Developing countries are already global centres of production and are set to become the global drivers of consumption. Success now in embedding circular principles in industrial growth and infrastructural development strategies can help to meet the needs of growing and urbanizing populations while mitigating against a continued rise in primary resource use, associated emissions and environmental pollution. For example, in adopting modular, adaptive and resilient design principles, the CE can help to deliver quality housing and infrastructure at low economic and environmental cost. Greater focus is needed on circularity in international value chains, and on the governance and investment frameworks required to enable a global CE. In 2015, East African countries proposed a ban on imports of secondary textiles to protect their domestic industries, concerned about large volumes of cheap second-hand clothes from China entering the market. After the US threatened retaliation, the ban was replaced with an import tax, but the episode highlighted how the trade in secondary materials, if not carefully managed, can lead to tensions with traditional sectors and between countries. And in 2018, China’s imposition of a de facto ban on solid waste threw light on the importance of developing integrated, transparent supply chains in waste and secondary materials if harmful waste-dumping practices are to be avoided and CE value chains are to emerge at scale.

Greater cooperation is needed at the global level to agree on common rules and standards for international circular value chains, particularly where they risk displacing traditional workers or are associated with environmental or health risks, as is the case with e-waste. There is an urgent need to widen the global CE conversation to include developing countries and to invest political and financial capital in promoting the development of an inclusive, global CE. Developed-country governments have an important role to play in facilitating a meaningful dialogue on how the international dynamics of CE policies may best be managed. Support from international agencies such as the UN Industrial Development Organization (UNIDO) and the UN Environment Programme (UNEP) will be critical to facilitating the piloting of CE solutions among small and medium-sized enterprises (SMEs) in developing countries and along international value chains to demonstrate the viability of cross-border circular value chains at scale. And proactive engagement by multinational companies with suppliers in developing countries – including SMEs and those operating in the informal sector – will be necessary for circular activities to be scaled up in a manner that is inclusive and avoids the displacement of vulnerable workers.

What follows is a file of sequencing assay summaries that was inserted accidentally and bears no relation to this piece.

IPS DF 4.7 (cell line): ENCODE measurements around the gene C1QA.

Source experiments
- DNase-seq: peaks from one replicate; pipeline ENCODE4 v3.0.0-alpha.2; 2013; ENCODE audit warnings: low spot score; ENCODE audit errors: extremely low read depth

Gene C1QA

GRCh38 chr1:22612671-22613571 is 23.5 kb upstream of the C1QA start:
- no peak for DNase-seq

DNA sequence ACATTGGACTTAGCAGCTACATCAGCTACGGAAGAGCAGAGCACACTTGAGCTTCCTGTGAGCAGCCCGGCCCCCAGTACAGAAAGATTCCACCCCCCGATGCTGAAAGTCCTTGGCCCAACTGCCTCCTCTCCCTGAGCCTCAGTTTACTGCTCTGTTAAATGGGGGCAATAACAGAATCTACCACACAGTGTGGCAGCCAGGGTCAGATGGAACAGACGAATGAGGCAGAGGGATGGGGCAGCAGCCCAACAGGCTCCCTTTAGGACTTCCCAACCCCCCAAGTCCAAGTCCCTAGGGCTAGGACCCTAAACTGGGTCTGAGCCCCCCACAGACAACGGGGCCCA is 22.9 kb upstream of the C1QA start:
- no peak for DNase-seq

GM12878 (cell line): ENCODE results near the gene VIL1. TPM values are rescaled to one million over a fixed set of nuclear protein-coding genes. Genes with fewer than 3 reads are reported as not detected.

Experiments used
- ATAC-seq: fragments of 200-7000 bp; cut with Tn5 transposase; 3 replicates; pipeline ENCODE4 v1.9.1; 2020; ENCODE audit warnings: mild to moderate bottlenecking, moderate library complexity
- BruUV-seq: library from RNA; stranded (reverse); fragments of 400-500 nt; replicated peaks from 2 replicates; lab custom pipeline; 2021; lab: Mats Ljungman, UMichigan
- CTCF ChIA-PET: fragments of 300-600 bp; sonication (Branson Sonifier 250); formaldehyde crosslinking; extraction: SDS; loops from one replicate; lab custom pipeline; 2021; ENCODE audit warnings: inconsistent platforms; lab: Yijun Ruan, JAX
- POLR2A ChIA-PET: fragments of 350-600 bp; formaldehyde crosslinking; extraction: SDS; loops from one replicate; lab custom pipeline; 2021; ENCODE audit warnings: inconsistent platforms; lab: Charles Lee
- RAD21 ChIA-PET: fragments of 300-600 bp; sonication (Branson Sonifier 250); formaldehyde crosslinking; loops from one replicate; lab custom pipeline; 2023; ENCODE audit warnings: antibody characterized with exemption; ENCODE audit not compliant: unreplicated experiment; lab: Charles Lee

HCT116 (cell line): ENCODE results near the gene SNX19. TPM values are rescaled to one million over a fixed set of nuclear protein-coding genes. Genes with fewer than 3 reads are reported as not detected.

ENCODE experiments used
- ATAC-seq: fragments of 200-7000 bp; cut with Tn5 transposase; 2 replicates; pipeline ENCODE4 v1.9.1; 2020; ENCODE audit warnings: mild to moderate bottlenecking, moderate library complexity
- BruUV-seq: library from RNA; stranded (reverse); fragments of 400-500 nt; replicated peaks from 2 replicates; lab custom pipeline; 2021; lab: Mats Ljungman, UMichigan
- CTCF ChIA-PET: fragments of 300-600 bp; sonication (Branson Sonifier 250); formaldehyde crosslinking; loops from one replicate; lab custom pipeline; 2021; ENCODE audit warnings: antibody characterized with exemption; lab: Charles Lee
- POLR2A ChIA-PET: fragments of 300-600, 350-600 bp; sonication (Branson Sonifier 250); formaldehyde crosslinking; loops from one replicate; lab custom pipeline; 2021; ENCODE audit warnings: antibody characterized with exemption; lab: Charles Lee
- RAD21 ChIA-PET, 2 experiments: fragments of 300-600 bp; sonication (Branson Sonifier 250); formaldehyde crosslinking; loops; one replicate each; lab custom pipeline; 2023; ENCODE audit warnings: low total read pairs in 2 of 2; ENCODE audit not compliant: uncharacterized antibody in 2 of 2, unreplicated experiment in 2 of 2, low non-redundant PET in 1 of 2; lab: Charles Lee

The next two years present a moment of opportunity to develop a global vision for the CE aligned with climate action and the broader sustainable development agenda. There is much scope for aligning CE strategies with climate action and sustainable development commitments at the national and international level. Key international milestones in global climate change talks, in the delivery of the UN’s Sustainable Development Goals (SDGs) and in the agreement of a global treaty on biodiversity protection in 2019 and 2020 present a unique opportunity to integrate the CE into existing global political and environmental agendas and catalyse increased public and private investment in the roll-out and scale-up of CE solutions in developing countries.